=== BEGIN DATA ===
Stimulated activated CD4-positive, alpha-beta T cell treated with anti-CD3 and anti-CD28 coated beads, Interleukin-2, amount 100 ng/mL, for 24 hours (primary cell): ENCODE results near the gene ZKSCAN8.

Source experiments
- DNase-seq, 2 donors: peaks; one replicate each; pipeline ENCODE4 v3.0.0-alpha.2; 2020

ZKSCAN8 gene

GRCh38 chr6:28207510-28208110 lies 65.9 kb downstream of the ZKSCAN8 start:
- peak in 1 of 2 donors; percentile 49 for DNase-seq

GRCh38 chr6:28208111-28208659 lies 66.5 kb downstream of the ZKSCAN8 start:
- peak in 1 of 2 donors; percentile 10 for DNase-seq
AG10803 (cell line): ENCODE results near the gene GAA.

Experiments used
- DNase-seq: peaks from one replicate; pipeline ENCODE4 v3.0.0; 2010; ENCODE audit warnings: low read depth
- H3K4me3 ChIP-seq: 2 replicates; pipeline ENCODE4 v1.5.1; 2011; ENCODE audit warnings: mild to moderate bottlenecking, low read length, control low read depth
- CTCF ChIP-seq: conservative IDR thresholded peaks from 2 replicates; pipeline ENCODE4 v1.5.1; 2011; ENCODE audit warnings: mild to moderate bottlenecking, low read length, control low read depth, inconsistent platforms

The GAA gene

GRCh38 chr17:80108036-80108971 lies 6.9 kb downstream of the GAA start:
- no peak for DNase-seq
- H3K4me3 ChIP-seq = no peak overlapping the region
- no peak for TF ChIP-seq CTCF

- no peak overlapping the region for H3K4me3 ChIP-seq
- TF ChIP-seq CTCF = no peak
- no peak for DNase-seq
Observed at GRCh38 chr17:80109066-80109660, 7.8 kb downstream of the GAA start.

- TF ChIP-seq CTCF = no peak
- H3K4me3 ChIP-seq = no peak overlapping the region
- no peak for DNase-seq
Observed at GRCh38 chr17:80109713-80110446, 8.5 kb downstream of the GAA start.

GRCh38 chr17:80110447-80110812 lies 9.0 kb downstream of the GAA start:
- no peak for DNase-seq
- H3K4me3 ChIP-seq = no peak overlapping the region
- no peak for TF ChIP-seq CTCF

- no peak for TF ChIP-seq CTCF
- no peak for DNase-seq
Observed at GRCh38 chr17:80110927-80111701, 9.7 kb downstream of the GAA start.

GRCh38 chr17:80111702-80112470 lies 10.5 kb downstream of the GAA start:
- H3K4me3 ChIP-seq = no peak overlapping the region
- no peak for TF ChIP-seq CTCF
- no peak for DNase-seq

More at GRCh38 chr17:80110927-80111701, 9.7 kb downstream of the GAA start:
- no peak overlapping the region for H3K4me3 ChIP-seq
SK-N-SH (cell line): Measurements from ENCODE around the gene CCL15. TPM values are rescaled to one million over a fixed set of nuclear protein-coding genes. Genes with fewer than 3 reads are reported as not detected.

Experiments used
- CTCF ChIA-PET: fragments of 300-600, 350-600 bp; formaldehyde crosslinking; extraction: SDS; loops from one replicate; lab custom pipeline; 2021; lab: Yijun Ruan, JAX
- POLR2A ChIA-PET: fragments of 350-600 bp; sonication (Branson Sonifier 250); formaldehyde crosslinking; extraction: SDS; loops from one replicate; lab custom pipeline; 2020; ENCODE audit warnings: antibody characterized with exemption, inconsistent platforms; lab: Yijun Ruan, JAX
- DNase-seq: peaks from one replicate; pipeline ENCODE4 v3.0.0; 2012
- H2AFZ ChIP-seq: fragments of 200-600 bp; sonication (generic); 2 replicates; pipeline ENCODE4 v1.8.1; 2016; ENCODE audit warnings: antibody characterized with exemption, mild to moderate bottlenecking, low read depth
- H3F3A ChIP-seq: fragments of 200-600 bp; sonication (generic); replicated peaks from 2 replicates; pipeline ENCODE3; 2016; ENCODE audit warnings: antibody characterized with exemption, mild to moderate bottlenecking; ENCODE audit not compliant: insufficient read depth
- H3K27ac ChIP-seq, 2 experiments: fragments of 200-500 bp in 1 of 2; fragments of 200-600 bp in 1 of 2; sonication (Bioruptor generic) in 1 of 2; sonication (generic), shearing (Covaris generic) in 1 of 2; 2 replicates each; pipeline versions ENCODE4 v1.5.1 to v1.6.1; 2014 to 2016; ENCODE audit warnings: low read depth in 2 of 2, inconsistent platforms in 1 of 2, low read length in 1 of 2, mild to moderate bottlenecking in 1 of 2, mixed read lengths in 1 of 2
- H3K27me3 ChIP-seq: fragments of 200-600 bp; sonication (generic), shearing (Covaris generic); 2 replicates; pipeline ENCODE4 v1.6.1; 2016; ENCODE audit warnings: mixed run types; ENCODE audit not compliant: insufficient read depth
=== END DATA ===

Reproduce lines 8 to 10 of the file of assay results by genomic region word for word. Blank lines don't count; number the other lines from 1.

- peak in 1 of 2 donors; percentile 10 for DNase-seq
AG10803 (cell line): ENCODE results near the gene GAA.

Experiments used